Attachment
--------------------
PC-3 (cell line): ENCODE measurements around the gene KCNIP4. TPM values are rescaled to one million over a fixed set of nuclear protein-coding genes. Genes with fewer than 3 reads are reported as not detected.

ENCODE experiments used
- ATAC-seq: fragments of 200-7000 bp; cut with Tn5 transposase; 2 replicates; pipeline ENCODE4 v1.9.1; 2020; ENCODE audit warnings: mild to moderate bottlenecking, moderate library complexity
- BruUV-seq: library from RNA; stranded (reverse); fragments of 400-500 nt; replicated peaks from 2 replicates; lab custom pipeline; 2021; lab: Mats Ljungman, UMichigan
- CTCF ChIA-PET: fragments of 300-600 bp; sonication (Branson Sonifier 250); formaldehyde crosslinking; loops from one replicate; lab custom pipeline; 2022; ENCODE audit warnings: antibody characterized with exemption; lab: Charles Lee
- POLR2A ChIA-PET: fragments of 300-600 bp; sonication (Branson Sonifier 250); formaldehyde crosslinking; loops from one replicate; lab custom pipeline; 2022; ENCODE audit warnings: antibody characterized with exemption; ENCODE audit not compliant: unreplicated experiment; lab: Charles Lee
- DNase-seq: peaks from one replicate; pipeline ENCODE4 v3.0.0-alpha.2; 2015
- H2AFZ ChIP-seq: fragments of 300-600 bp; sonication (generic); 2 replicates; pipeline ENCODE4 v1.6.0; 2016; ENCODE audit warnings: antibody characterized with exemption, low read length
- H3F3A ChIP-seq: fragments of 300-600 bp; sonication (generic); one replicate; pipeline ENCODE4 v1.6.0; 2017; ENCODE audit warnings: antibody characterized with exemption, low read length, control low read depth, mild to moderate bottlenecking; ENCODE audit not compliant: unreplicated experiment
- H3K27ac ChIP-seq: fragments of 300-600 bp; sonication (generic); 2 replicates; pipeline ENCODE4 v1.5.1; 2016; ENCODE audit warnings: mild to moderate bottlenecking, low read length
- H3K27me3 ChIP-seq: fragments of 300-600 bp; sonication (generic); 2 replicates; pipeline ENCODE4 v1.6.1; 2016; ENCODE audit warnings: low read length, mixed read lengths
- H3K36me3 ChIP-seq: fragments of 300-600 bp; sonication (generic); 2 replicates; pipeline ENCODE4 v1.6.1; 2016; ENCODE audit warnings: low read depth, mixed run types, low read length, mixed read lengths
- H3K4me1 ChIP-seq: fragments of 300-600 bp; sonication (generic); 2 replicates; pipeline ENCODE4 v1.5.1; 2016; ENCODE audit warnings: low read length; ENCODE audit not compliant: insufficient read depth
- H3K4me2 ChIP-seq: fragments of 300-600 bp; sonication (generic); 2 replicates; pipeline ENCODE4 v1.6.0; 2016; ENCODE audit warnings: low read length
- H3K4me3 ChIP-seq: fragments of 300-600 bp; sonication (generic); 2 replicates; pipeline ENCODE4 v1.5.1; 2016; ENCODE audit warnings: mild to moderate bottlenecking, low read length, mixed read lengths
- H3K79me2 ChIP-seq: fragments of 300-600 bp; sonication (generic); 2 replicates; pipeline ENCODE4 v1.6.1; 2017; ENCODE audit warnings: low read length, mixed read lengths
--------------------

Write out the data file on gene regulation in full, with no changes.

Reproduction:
PC-3 (cell line): ENCODE measurements around the gene KCNIP4. TPM values are rescaled to one million over a fixed set of nuclear protein-coding genes. Genes with fewer than 3 reads are reported as not detected.

ENCODE experiments used
- ATAC-seq: fragments of 200-7000 bp; cut with Tn5 transposase; 2 replicates; pipeline ENCODE4 v1.9.1; 2020; ENCODE audit warnings: mild to moderate bottlenecking, moderate library complexity
- BruUV-seq: library from RNA; stranded (reverse); fragments of 400-500 nt; replicated peaks from 2 replicates; lab custom pipeline; 2021; lab: Mats Ljungman, UMichigan
- CTCF ChIA-PET: fragments of 300-600 bp; sonication (Branson Sonifier 250); formaldehyde crosslinking; loops from one replicate; lab custom pipeline; 2022; ENCODE audit warnings: antibody characterized with exemption; lab: Charles Lee
- POLR2A ChIA-PET: fragments of 300-600 bp; sonication (Branson Sonifier 250); formaldehyde crosslinking; loops from one replicate; lab custom pipeline; 2022; ENCODE audit warnings: antibody characterized with exemption; ENCODE audit not compliant: unreplicated experiment; lab: Charles Lee
- DNase-seq: peaks from one replicate; pipeline ENCODE4 v3.0.0-alpha.2; 2015
- H2AFZ ChIP-seq: fragments of 300-600 bp; sonication (generic); 2 replicates; pipeline ENCODE4 v1.6.0; 2016; ENCODE audit warnings: antibody characterized with exemption, low read length
- H3F3A ChIP-seq: fragments of 300-600 bp; sonication (generic); one replicate; pipeline ENCODE4 v1.6.0; 2017; ENCODE audit warnings: antibody characterized with exemption, low read length, control low read depth, mild to moderate bottlenecking; ENCODE audit not compliant: unreplicated experiment
- H3K27ac ChIP-seq: fragments of 300-600 bp; sonication (generic); 2 replicates; pipeline ENCODE4 v1.5.1; 2016; ENCODE audit warnings: mild to moderate bottlenecking, low read length
- H3K27me3 ChIP-seq: fragments of 300-600 bp; sonication (generic); 2 replicates; pipeline ENCODE4 v1.6.1; 2016; ENCODE audit warnings: low read length, mixed read lengths
- H3K36me3 ChIP-seq: fragments of 300-600 bp; sonication (generic); 2 replicates; pipeline ENCODE4 v1.6.1; 2016; ENCODE audit warnings: low read depth, mixed run types, low read length, mixed read lengths
- H3K4me1 ChIP-seq: fragments of 300-600 bp; sonication (generic); 2 replicates; pipeline ENCODE4 v1.5.1; 2016; ENCODE audit warnings: low read length; ENCODE audit not compliant: insufficient read depth
- H3K4me2 ChIP-seq: fragments of 300-600 bp; sonication (generic); 2 replicates; pipeline ENCODE4 v1.6.0; 2016; ENCODE audit warnings: low read length
- H3K4me3 ChIP-seq: fragments of 300-600 bp; sonication (generic); 2 replicates; pipeline ENCODE4 v1.5.1; 2016; ENCODE audit warnings: mild to moderate bottlenecking, low read length, mixed read lengths
- H3K79me2 ChIP-seq: fragments of 300-600 bp; sonication (generic); 2 replicates; pipeline ENCODE4 v1.6.1; 2017; ENCODE audit warnings: low read length, mixed read lengths